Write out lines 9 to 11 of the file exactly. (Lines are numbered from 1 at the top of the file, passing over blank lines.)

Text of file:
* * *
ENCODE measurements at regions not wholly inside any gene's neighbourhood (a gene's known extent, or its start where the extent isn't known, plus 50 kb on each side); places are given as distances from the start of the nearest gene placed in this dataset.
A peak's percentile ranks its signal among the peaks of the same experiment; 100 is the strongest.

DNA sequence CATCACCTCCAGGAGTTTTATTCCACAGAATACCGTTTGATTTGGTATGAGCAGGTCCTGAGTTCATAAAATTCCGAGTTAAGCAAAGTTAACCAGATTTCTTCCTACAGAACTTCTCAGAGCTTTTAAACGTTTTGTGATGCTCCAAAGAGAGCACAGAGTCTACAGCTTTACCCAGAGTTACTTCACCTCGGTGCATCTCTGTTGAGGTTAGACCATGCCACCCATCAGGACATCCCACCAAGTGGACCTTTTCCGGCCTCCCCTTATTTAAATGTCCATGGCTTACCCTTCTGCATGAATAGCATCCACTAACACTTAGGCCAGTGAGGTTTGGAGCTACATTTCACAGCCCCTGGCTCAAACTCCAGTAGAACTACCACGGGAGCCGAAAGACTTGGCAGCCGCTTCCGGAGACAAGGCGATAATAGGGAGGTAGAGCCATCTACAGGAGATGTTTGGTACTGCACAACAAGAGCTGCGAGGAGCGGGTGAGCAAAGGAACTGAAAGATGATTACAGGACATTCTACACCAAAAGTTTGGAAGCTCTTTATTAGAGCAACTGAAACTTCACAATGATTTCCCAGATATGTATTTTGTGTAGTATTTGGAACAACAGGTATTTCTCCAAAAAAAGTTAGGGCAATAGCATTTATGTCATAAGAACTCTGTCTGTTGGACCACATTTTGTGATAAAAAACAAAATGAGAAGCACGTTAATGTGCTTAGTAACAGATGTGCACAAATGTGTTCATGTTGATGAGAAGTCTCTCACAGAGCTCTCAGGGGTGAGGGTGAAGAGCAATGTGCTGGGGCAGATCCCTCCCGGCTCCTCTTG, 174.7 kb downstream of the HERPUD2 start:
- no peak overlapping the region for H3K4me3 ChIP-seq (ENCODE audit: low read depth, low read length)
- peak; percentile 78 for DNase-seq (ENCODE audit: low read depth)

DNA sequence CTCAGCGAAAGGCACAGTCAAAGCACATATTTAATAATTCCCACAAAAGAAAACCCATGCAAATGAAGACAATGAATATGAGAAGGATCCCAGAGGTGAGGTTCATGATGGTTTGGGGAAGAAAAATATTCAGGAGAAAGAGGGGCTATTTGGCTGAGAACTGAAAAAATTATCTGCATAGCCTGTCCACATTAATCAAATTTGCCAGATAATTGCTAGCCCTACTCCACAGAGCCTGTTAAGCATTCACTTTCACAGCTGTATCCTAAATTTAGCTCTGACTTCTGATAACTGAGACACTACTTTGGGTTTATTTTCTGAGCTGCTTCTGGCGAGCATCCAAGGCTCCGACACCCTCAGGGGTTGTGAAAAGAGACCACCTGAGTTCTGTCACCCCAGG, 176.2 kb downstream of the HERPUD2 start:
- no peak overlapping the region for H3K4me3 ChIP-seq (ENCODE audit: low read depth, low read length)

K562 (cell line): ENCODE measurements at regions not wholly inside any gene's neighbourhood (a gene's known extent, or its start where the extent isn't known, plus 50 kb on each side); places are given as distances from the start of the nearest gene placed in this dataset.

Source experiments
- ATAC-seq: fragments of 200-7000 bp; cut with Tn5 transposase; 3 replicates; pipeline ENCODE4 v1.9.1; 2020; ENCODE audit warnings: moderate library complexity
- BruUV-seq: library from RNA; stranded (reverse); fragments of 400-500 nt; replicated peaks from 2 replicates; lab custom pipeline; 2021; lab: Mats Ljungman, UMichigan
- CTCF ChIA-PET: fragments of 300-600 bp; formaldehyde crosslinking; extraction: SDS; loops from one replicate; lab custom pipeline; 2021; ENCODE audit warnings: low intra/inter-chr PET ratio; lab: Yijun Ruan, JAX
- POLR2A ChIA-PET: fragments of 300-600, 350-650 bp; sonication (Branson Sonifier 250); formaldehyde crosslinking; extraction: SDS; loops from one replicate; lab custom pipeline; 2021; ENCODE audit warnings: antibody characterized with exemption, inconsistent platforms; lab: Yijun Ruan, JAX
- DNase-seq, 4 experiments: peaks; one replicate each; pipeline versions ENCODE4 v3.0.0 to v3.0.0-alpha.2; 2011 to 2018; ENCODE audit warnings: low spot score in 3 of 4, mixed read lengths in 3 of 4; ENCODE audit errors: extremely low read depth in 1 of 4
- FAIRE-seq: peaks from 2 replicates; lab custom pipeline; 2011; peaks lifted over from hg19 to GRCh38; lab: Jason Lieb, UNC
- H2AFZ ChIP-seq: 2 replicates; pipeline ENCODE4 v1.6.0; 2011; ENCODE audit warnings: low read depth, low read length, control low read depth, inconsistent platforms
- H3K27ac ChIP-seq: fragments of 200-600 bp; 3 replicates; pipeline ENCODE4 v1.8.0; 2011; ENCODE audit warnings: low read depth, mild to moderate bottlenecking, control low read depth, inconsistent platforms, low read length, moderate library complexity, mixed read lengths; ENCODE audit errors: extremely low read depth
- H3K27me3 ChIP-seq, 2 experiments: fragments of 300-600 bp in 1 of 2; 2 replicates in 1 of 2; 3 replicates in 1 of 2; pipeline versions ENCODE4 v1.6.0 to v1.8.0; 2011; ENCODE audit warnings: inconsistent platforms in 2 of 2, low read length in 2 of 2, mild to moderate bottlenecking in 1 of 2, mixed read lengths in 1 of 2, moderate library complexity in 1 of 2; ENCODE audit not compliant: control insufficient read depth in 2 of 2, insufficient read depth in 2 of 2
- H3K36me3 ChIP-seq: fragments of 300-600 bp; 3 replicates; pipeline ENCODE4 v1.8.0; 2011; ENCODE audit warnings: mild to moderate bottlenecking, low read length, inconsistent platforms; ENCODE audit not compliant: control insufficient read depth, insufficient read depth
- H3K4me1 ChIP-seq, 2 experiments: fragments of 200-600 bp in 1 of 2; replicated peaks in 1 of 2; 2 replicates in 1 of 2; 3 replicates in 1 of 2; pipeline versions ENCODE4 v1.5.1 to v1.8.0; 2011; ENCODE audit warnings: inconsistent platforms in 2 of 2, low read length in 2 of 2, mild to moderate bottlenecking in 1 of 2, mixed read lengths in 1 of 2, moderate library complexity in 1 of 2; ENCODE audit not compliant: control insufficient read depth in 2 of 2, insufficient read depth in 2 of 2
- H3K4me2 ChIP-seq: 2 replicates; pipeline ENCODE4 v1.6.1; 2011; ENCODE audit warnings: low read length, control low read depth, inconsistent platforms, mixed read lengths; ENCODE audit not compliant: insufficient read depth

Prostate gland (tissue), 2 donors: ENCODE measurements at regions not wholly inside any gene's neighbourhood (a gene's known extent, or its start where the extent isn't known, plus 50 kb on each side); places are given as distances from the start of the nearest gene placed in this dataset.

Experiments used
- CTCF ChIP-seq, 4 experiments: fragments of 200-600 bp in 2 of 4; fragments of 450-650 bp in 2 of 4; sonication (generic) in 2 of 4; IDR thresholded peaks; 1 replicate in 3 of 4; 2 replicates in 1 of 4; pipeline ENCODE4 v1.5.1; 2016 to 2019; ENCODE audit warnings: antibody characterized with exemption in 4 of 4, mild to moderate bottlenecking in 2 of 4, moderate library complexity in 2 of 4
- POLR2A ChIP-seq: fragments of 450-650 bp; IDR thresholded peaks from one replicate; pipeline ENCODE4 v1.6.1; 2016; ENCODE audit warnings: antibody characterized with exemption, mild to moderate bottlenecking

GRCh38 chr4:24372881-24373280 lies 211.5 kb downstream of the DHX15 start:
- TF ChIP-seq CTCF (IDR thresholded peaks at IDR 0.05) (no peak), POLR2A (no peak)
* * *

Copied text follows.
Source experiments
- ATAC-seq: fragments of 200-7000 bp; cut with Tn5 transposase; 3 replicates; pipeline ENCODE4 v1.9.1; 2020; ENCODE audit warnings: moderate library complexity
- BruUV-seq: library from RNA; stranded (reverse); fragments of 400-500 nt; replicated peaks from 2 replicates; lab custom pipeline; 2021; lab: Mats Ljungman, UMichigan